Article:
Friday, March 28, 2008

An Arbitrarily Advanced Civilization...

Lately, I've been reflecting on Daniel Faraday's chalkboard reference to the Kerr Metric, which describes what a few scientists theorize might be a safe and navigable trajectory through spacetime back into the past.

After much reflection, I've come to the conclusion that Faraday's reference isn't meant to point to any particular method of time travel. It's meant primarily to establish that time travel is theoretically possible. Same with the Penrose diagrams in Daniel's notebook -- they depict generic violations of causality rather than anything specific from the show. In all such cases (the Blast Door Map equations are another) the writers are simply delivering on their promise that everything will be explained by realistic pseudo-science.

I think it was a poster named lostmio who once suggested that time travel is a kind of MacGuffin. At first that notion annoyed me, but I've come to believe she was basically right. Ultimately, there is no deeper explanation than "electromagnetic radiation from the Swan unstuck Desmond in time," and "the Island's natural Casimir effect sustains wormholes." We can keep looking for more specific explanations forever, and they will always be true because none of them are false. Ultimately, however, all that really matters is that time travel is consistent with the theoretical limits of physics.

In that regard, Lost resembles the works of Edwin Abbott and HG Wells, which combine science fact and fiction to highlight interesting aspects of the former. The show also reminds me of the those crazy hypotheticals you read in popular science books by Stephen Hawking, Kip Thorne, Michio Kaku, and Paul Davies. The show is depicting what happens when human beings encounter technology from an arbitrarily advanced civilization -- the Fourtoes -- bounded only by the theoretical limits of physics. I've got to believe some kid will watch this show and be inspired to study science.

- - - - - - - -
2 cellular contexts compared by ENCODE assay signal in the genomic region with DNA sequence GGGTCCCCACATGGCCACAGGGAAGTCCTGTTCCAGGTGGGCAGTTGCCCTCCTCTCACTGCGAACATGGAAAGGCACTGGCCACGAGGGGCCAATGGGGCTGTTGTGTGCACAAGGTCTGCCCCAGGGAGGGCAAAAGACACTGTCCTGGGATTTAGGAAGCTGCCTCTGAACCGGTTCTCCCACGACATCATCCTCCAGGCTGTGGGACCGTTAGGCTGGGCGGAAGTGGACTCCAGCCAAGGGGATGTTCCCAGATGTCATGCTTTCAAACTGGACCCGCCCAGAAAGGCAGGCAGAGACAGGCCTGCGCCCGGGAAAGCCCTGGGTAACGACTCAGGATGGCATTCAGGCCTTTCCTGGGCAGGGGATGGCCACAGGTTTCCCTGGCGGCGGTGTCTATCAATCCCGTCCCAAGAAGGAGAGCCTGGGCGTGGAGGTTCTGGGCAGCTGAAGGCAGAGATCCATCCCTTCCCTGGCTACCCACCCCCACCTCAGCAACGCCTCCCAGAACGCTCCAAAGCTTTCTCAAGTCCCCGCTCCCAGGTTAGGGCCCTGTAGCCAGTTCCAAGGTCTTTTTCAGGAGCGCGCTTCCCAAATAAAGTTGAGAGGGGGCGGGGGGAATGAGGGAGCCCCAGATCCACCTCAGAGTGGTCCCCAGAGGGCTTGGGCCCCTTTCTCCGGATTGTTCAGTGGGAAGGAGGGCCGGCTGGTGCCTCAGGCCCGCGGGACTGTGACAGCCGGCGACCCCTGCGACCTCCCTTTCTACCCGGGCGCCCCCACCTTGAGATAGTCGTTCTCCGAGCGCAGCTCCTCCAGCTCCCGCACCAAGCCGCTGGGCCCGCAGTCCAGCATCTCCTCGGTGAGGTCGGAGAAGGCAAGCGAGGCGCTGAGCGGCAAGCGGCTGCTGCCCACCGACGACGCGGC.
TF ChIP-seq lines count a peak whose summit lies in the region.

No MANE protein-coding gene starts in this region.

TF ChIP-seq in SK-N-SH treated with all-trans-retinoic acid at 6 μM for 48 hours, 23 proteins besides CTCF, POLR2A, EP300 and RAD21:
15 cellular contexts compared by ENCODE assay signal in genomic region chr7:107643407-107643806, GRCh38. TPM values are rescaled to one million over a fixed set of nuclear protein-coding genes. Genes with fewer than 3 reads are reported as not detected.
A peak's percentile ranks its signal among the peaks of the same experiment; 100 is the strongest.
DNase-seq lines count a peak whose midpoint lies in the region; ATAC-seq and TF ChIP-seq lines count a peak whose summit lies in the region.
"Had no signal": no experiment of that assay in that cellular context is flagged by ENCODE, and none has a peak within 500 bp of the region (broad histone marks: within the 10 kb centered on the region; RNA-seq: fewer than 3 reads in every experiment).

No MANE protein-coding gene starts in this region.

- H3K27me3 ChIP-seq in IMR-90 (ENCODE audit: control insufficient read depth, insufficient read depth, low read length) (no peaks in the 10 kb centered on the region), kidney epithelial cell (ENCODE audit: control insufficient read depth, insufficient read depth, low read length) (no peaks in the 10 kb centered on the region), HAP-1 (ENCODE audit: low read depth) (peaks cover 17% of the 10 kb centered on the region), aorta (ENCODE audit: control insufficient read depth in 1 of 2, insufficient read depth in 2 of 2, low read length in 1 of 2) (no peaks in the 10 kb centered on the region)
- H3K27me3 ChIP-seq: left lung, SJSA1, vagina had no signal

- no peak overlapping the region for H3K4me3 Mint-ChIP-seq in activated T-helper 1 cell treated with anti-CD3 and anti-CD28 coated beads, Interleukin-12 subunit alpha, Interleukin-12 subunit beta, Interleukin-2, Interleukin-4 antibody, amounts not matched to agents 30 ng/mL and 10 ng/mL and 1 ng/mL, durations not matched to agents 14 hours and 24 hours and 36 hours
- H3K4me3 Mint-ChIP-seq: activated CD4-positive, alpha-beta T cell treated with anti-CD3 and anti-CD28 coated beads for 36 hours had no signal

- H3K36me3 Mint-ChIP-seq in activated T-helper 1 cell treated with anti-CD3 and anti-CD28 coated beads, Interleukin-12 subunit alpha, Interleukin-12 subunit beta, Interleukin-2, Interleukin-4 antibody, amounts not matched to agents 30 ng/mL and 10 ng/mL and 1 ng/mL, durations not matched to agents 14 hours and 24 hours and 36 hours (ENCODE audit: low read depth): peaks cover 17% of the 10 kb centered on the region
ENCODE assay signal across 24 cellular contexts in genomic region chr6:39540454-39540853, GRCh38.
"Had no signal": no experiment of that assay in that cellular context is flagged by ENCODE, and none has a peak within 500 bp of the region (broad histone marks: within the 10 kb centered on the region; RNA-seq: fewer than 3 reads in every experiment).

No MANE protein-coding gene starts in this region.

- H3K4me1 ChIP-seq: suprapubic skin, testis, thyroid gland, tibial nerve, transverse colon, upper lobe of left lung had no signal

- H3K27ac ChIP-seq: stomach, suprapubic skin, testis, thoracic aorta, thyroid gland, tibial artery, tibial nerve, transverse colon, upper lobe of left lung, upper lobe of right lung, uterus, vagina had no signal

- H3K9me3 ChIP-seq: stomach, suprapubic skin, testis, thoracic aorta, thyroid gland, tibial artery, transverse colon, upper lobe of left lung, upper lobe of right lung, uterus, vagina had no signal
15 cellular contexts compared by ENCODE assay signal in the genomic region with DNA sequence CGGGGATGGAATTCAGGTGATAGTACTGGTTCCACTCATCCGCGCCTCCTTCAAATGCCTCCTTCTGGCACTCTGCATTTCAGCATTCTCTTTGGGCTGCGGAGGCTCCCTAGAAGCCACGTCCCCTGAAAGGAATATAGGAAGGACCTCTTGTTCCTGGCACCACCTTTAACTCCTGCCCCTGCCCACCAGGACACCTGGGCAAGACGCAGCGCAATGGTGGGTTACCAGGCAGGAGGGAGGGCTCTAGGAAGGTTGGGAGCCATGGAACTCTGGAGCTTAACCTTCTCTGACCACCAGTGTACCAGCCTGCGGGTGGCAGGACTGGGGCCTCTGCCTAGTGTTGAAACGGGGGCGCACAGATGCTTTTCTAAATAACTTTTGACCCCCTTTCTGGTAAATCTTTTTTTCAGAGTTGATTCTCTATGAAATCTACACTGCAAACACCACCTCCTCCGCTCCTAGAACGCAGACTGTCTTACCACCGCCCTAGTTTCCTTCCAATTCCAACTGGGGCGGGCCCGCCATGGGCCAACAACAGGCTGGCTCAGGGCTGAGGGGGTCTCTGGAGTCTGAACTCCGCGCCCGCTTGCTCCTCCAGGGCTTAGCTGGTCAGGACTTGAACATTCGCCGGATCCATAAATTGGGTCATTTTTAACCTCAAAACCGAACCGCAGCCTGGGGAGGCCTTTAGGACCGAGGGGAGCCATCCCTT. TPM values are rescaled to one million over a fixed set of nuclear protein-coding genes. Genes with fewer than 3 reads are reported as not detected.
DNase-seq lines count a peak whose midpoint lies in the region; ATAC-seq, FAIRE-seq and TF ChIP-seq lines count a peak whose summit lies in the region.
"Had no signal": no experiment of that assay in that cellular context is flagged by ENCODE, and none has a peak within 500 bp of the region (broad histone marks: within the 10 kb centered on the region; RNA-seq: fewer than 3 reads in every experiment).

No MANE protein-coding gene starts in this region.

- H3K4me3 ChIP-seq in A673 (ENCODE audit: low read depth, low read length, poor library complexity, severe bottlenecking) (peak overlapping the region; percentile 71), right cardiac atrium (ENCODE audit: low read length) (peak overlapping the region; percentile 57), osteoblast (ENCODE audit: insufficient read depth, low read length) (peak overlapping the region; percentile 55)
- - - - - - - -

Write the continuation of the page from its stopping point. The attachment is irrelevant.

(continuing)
It's certainly had that effect on me...

Thursday, March 20, 2008

Thoughts on Meet Kevin Johnson...

First, apologies to anyone who was spoiled by my post "I'm Here to Die..." I confused an on-line preview of the exchange between Sayid and Michael from Meet Kevin Johnson with their brief encounter at the end of Ji Yeon. The inference that Mike couldn't commit suicide turned out to be sound, but I would never have made the connection absent the preview, which was technically a spoiler. So sorry again to anyone who was spoiled -- I promise to be more careful about such things in the future!

That said, I'm glad I got at least one thing right because my prediction about physical time travel and Taller Ghost Walt was totally incorrect. Time travel may yet explain his adolescent appearance to Locke, but it will probably be via astral projection from the future, as predicted by a poster named Netprophet. That actually raises a disturbing possibility I'll return to momentarily. Before going there, however, I want to register my frustration with this episode -- and not because I guessed incorrectly.

For Michael's return to be plausible, he needed to explain how he and Walt made it back to civilization in that rickety little boat. The two presumably found rescue just as Ben promised, but how could he be sure? I understand that Walt's growth spurt limited what the writers could depict. But it would at least have been nice for Mike to mention where that compass heading of 325, which also appears on Rousseau's maps, deposited them. The episode left so many juicy questions unanswered -- it felt like kind of a tease

Speaking of Rousseau, she'd better not be dead -- that would be a golden opportunity wasted. Rousseau's flashback, particularly how Montand lost his arm, ranks right up there with an explanation of the Four-toed Colossus on my list of things I'd like to see. I'd also welcome a little mother-daughter bonding -- or frankly any emotion at all from Rousseau. She's seemed oddly detached since being reunited with Alex. My guess is that Karl is dead but Rousseau is not. Let's hope the latter, like Michael and Locke, still has work to do.

Locke brings me back to the aforementioned grim possibility concerning Walt. Michael saw the ghost of Libby just before activating the bomb, and earlier this season the ghost of Charlie appeared to Hurley. Lost seems to be going the route of HG Wells in depicting spirits as higher-dimensional beings capable of transcending time and space. We've already seen evidence that Walt can project his astral self in the same way. But what if the Taller Ghost Walt who appeared to Locke is actually dead in the future?